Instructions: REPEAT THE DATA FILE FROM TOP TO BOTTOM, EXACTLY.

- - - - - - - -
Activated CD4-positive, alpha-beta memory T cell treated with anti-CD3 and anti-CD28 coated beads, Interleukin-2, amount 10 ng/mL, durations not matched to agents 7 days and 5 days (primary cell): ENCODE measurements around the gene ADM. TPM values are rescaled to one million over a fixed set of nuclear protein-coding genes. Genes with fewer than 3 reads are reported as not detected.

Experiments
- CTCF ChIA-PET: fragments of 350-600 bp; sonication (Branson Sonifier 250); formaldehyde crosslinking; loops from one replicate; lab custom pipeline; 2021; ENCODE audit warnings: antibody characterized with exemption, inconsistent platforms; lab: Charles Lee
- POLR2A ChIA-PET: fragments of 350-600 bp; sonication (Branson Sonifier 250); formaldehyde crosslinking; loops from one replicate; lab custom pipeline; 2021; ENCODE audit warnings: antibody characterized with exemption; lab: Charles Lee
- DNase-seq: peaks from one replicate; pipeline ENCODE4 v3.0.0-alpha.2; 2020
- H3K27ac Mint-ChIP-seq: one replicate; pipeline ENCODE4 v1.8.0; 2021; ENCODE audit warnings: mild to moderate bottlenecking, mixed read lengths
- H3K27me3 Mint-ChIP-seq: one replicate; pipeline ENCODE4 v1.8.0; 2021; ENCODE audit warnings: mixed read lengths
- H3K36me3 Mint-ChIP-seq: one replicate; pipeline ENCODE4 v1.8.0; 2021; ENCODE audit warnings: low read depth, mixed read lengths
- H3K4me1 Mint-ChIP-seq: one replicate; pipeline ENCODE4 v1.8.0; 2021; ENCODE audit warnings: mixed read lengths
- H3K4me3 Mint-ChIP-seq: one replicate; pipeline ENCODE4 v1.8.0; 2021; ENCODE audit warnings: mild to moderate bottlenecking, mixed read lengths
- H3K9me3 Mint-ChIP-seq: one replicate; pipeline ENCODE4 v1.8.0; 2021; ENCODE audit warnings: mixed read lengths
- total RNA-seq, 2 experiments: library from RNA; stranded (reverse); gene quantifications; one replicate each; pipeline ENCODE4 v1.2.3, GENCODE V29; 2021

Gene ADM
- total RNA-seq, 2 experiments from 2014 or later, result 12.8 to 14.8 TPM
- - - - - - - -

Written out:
Activated CD4-positive, alpha-beta memory T cell treated with anti-CD3 and anti-CD28 coated beads, Interleukin-2, amount 10 ng/mL, durations not matched to agents 7 days and 5 days (primary cell): ENCODE measurements around the gene ADM. TPM values are rescaled to one million over a fixed set of nuclear protein-coding genes. Genes with fewer than 3 reads are reported as not detected.

Experiments
- CTCF ChIA-PET: fragments of 350-600 bp; sonication (Branson Sonifier 250); formaldehyde crosslinking; loops from one replicate; lab custom pipeline; 2021; ENCODE audit warnings: antibody characterized with exemption, inconsistent platforms; lab: Charles Lee
- POLR2A ChIA-PET: fragments of 350-600 bp; sonication (Branson Sonifier 250); formaldehyde crosslinking; loops from one replicate; lab custom pipeline; 2021; ENCODE audit warnings: antibody characterized with exemption; lab: Charles Lee
- DNase-seq: peaks from one replicate; pipeline ENCODE4 v3.0.0-alpha.2; 2020
- H3K27ac Mint-ChIP-seq: one replicate; pipeline ENCODE4 v1.8.0; 2021; ENCODE audit warnings: mild to moderate bottlenecking, mixed read lengths
- H3K27me3 Mint-ChIP-seq: one replicate; pipeline ENCODE4 v1.8.0; 2021; ENCODE audit warnings: mixed read lengths
- H3K36me3 Mint-ChIP-seq: one replicate; pipeline ENCODE4 v1.8.0; 2021; ENCODE audit warnings: low read depth, mixed read lengths
- H3K4me1 Mint-ChIP-seq: one replicate; pipeline ENCODE4 v1.8.0; 2021; ENCODE audit warnings: mixed read lengths
- H3K4me3 Mint-ChIP-seq: one replicate; pipeline ENCODE4 v1.8.0; 2021; ENCODE audit warnings: mild to moderate bottlenecking, mixed read lengths
- H3K9me3 Mint-ChIP-seq: one replicate; pipeline ENCODE4 v1.8.0; 2021; ENCODE audit warnings: mixed read lengths
- total RNA-seq, 2 experiments: library from RNA; stranded (reverse); gene quantifications; one replicate each; pipeline ENCODE4 v1.2.3, GENCODE V29; 2021

Gene ADM
- total RNA-seq, 2 experiments from 2014 or later, result 12.8 to 14.8 TPM